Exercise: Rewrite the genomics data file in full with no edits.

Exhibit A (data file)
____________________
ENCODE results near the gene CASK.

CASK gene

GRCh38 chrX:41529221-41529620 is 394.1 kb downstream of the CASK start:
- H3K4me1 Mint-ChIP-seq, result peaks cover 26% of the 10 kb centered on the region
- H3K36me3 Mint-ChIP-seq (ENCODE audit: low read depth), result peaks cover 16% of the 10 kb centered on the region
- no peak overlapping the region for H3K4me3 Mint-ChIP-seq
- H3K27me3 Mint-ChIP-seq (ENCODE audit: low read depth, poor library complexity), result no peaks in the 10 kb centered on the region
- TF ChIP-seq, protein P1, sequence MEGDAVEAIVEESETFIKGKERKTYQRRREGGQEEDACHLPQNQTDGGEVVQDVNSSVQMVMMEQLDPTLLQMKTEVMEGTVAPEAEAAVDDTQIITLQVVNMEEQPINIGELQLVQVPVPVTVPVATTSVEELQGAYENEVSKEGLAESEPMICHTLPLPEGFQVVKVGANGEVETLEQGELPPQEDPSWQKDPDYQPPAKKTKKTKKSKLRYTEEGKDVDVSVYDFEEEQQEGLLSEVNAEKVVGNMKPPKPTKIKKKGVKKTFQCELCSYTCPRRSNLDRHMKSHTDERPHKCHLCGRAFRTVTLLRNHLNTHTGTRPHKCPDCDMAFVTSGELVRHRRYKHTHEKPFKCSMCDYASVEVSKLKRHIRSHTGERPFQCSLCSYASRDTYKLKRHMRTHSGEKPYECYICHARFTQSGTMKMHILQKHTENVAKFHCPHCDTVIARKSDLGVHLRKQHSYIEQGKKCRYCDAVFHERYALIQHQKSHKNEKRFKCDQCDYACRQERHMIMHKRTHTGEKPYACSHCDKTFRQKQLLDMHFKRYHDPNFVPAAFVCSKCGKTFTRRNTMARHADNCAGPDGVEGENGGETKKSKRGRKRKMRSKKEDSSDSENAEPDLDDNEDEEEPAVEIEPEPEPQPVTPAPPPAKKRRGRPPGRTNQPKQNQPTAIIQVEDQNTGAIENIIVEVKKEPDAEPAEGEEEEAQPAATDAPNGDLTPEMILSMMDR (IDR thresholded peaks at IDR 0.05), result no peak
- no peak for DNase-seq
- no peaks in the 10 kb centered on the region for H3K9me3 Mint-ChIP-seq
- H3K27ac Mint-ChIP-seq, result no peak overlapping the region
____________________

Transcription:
ENCODE results near the gene CASK.

CASK gene

GRCh38 chrX:41529221-41529620 is 394.1 kb downstream of the CASK start:
- H3K4me1 Mint-ChIP-seq, result peaks cover 26% of the 10 kb centered on the region
- H3K36me3 Mint-ChIP-seq (ENCODE audit: low read depth), result peaks cover 16% of the 10 kb centered on the region
- no peak overlapping the region for H3K4me3 Mint-ChIP-seq
- H3K27me3 Mint-ChIP-seq (ENCODE audit: low read depth, poor library complexity), result no peaks in the 10 kb centered on the region
- TF ChIP-seq, protein P1, sequence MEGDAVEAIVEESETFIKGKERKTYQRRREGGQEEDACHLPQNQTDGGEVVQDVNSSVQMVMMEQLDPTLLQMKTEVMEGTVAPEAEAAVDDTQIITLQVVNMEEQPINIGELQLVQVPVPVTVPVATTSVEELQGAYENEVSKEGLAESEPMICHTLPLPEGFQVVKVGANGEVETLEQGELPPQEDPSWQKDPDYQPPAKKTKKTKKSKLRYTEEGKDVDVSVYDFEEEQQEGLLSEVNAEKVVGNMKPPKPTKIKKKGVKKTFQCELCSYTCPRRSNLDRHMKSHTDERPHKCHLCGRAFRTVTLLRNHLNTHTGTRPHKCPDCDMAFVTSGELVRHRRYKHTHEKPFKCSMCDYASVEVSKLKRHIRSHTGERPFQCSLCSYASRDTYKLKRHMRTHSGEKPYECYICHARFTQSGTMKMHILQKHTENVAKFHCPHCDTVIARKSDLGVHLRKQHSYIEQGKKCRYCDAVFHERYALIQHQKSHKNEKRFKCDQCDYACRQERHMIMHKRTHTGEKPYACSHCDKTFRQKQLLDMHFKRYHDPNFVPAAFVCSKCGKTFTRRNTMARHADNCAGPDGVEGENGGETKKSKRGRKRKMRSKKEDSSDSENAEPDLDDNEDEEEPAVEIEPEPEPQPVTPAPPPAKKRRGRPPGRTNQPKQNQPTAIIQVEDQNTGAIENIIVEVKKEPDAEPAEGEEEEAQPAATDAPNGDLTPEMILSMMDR (IDR thresholded peaks at IDR 0.05), result no peak
- no peak for DNase-seq
- no peaks in the 10 kb centered on the region for H3K9me3 Mint-ChIP-seq
- H3K27ac Mint-ChIP-seq, result no peak overlapping the region